ABRAHAM AND MARY LINCOLN: A HOUSE DIVIDED, An American Experience documentary, airs on PBS television February 19, 20, and 21.

It is almost impossible these days to imagine a TV documentary about the Civil War era that does not feature narrator David McCullogh, the obligatory violin-solo theme music, historian talking-heads offering expert commentary, and cameras slowly closing in on archival photographs for loving close-ups. And David Grubin’s new six-hour special, Abraham and Mary Lincoln: A House Divided, does not stray far from the proven “Ken Burns formula.”

There is much that is new to recommend it, however. The writing, by Grubin and Geoffrey C. Ward, is succinct, compelling, and often moving. The historians, among them Mark E. Neely, Jr., Frank J. Williams, David E. Long, James M. McPherson, John Hope Franklin, and particularly the irresistible David Herbert Donald, are often riveting. And Grubin adds lovely new film to the mix of old still photos–a rain-swept battlefield here, a clicking telegraph key there–providing drama and action. Viewers do not simply hear, for example, that young Abraham helped build his mother’s coffin; we see a primitive old hammer slamming a hand-wrought nail into a pine box.

The documentary takes an ambitious approach, weaving together the complex stories of the Lincolns’ public and private lives–with the dissolution of the Union adding new pressure to their own union. Although the documentary offers little that is new or surprising to the public side of the story (save for a rather unsympathetic view of Lincoln as Emancipator), the film treats Mary more tenderly than usual and makes the story of her difficult childhood, stormy courtship, and sad decline more comprehensible than ever. Particular credit must go to expert commentary by Jean H. Baker, Linda Levitt Turner, and Charles B. Strozier.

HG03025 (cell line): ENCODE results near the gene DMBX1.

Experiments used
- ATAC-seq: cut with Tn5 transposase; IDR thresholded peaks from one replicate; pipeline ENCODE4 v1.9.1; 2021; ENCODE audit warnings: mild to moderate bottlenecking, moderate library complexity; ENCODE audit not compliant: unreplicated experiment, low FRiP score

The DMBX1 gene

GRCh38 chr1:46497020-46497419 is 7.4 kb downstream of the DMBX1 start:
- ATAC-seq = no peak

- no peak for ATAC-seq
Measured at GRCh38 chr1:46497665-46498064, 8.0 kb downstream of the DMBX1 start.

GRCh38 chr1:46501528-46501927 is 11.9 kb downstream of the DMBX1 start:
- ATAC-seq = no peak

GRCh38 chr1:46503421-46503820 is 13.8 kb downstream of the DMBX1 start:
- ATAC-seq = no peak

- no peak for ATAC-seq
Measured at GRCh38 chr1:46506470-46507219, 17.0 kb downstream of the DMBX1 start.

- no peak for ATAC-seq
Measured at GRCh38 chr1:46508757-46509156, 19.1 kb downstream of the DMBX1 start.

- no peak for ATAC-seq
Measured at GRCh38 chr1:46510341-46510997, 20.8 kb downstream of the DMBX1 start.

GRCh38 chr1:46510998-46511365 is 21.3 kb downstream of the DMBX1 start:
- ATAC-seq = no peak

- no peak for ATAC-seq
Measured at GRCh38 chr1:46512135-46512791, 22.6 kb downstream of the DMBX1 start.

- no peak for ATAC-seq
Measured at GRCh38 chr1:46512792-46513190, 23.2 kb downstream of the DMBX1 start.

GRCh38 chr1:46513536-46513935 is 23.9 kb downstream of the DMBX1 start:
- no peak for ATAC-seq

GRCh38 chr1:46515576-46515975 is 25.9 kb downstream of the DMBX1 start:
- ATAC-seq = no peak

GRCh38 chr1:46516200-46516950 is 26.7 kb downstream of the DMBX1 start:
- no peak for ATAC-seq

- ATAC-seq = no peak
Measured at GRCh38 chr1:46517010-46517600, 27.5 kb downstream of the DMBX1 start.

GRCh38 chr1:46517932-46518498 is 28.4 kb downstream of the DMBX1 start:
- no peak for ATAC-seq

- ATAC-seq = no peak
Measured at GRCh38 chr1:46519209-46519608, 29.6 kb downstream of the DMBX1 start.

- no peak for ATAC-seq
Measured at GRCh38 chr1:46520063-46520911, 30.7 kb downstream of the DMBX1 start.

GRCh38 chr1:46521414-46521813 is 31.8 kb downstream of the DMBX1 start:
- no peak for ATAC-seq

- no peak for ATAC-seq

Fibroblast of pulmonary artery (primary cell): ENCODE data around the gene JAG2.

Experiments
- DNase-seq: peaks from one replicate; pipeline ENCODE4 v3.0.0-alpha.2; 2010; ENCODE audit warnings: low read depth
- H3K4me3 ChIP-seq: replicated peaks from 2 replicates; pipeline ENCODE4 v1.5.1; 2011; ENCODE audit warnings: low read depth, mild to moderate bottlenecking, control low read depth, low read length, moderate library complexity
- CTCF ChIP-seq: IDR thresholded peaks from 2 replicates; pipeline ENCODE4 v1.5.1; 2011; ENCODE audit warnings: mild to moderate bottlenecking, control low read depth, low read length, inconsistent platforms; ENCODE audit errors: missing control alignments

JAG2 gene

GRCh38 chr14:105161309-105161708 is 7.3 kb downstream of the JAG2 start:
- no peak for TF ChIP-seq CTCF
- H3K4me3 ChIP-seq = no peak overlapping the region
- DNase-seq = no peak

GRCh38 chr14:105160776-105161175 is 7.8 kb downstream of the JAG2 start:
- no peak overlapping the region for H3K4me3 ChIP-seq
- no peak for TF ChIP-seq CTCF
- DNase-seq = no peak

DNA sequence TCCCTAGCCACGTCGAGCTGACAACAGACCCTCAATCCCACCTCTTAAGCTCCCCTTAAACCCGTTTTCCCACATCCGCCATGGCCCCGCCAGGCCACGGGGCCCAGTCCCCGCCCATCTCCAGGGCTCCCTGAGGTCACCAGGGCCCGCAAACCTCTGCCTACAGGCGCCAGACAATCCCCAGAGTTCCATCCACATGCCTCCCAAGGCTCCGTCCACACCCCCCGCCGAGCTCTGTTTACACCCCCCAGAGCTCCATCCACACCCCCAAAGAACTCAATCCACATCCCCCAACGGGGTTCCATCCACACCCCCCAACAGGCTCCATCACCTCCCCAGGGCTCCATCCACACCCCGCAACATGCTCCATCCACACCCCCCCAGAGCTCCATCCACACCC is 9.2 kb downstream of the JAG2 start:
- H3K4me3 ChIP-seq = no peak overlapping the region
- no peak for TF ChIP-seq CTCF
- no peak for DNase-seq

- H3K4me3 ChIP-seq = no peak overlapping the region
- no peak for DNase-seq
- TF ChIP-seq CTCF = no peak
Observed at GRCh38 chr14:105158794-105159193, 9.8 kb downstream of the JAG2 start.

The documentary does an especially good job contrasting, in short segments, the squalor of Abraham’s childhood with the luxury of Mary’s. Later it turns a well-known exchange of letters between a lonely Congressman Lincoln and his faraway wife into a wonderful, even sexy dialogue, simply by panning back and forth from one handwritten note to the other.

Altogether, Grubin’s is a sumptuous package–beautifully filmed, wonderfully detailed, and historically sound. Unfortunately, it suffers from one glaring weakness. David Morse, the voice of Lincoln, reads private letters and public speeches alike in an unrelentingly soporific monotone. Holly Hunter, as Mary, sounds as if she is speaking with marbles in her mouth to moderate her Georgia accent, with a result only slightly more animated than Morse’s. What were these performers thinking?

HAROLD HOLZER is a historian and a member of the U.S. Lincoln Bicentennial Commission.

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